Images from the Yugoslav Wars of 1991 to 2001. Image from Wikipedia Commons
Images from the Yugoslav Wars of 1991 to 2001. Image from Wikipedia Commons

When her parents were able to bring the family to the United States, they settled in Washington. Her father had been watching “Sleepless in Seattle” just before his immigration interview. 

Once in the area, Sanja began playing tennis in earnest, as part of a team. Before long, she received her full-ride scholarship to the University of Portland. She would go on to excel in the program and play on a professional level, achieving the ultimate title of National Adult Mixed Champion. 

“That was awesome, because … tennis is kind of an individual sport, and I’m always a people person,” she said. “I’m always hard on myself, and, you know, I think that was a great experience at UP that I was able to learn to relax a little bit and take the pressure off myself a little bit being around a team.” 

After beating his cancer, Jim returned to the VTC and his family of players coached by Sanja. Now, just as before, he is the life of the party. He has even brought several friends into the sport through the class.

The class is a closed group, and Sanja has lead them through the years, once and a while adding a new face. Many members, including Jim, have been with the group for so long, they are known to joking say, “Someone has to die to for a new person to get in this class!” 

Sanja Lemes talks with her student, including Jim Boyer, during a night of practice at the VTC. Photo by Jacob Granneman
Sanja Lemes talks with her student, including Jim Boyer, during a night of practice at the VTC. Photo by Jacob Granneman

The friendship now shared by Sanja and Jim is one of unique perspectives. Through each’s struggles, whether it be war or illness, they chose to remain positive and thankful. And they still do.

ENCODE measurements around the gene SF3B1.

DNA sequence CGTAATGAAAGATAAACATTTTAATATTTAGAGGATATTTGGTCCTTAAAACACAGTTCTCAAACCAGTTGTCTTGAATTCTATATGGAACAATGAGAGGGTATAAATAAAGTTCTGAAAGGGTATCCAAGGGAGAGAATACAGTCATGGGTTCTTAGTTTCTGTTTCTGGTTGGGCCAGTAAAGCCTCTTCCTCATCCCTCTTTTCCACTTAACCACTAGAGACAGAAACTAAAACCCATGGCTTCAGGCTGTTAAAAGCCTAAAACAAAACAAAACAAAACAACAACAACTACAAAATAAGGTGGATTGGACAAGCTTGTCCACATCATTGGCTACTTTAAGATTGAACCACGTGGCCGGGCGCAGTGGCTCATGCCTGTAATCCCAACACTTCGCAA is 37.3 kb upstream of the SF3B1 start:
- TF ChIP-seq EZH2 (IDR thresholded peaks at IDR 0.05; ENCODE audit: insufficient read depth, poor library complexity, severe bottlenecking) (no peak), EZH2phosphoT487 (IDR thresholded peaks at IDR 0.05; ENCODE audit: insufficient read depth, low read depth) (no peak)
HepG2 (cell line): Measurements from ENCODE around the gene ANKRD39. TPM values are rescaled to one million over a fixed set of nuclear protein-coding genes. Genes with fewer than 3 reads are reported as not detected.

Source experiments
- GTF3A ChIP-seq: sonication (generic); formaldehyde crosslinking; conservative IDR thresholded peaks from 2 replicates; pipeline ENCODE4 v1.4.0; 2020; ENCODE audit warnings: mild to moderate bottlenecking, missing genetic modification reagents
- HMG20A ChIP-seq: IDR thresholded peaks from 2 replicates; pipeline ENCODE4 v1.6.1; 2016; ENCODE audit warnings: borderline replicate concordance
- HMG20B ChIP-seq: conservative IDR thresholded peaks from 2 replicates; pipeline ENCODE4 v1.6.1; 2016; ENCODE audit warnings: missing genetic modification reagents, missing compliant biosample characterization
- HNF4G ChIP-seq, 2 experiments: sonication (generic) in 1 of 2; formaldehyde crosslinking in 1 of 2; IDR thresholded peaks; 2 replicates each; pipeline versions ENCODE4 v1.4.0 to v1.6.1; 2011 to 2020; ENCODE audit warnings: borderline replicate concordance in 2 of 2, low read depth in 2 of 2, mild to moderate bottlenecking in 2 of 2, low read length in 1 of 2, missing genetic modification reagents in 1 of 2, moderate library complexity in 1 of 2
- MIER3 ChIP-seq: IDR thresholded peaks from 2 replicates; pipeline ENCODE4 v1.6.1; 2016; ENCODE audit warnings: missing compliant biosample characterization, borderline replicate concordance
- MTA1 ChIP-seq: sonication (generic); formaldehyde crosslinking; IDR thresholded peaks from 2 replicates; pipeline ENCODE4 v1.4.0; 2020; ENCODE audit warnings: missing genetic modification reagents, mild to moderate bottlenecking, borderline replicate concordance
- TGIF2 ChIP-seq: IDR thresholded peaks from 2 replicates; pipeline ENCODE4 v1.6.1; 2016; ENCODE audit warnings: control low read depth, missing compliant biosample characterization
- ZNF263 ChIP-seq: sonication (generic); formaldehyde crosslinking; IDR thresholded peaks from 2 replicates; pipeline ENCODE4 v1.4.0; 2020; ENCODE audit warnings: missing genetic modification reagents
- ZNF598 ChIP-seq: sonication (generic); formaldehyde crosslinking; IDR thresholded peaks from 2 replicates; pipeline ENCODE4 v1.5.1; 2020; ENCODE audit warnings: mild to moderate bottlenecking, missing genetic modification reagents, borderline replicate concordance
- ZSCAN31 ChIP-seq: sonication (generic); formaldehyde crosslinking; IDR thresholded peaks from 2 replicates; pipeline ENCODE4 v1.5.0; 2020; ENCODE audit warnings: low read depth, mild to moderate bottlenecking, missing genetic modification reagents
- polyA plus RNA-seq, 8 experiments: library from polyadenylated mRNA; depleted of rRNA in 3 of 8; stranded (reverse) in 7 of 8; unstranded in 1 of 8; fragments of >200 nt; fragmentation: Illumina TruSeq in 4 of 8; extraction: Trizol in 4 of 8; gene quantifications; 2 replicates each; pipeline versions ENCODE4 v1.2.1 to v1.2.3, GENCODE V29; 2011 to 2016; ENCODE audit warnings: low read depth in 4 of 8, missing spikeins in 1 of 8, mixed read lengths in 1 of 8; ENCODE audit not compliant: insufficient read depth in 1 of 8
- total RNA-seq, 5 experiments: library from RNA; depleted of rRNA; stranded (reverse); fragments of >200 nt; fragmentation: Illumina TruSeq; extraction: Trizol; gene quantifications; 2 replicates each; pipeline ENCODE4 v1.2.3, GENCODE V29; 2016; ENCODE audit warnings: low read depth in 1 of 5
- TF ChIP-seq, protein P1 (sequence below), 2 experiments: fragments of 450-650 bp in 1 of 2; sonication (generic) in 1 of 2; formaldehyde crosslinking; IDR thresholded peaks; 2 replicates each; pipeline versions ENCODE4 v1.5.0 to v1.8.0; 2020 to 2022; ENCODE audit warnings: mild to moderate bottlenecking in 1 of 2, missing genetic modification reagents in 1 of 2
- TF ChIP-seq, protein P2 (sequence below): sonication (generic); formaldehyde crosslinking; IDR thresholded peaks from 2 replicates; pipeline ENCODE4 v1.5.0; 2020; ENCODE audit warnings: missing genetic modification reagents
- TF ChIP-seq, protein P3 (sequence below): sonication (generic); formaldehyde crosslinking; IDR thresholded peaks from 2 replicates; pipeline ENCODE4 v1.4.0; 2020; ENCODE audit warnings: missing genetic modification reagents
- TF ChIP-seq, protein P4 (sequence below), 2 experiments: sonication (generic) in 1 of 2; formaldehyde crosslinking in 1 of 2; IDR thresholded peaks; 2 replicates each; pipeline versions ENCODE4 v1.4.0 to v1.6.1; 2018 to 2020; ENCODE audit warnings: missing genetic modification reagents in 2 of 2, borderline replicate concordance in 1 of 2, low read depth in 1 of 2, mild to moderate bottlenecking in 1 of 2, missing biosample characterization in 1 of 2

“Don’t let challenges take you down. Look at the positive side,” Jim said. “Regardless what happens. I think sometimes when you go through turmoil like that, you have a different view, and it’s to be happy and be positive and be thankful for the things you have.”

“Tennis has given me so much in life,” Sanja said. “I don’t think about my job being a job necessarily, because I get to, you know, play with Jim … And I get to spend my time teaching kids and adults and just, it’s putting smiles on their faces as well, which is kind of a nice thing.”

Now the Head Pro at VTC, Sanja, along with Jim encourages everyone to come out and try tennis. “It’s a great workout,” they say, “a sport for many personalities.” A sport it is, but for Sanja Lemes and Jim Boyer tennis will always be much more, because with tennis came their triumph. 

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About The Author

Jacob Granneman is a filmmaker and writer from Clark County. He is a graduate of Washington State University’s Edward R. Murrow College, where he studied journalism and media production. He has produced documentary stories all over the Pacific Northwest and abroad in Argentina. His passions range from sharing the love of Jesus, to cinematography, to going on adventures in the most beautiful place on earth, i.e. his backyard. He lives with his wife in Vancouver, WA. Proverbs 16:3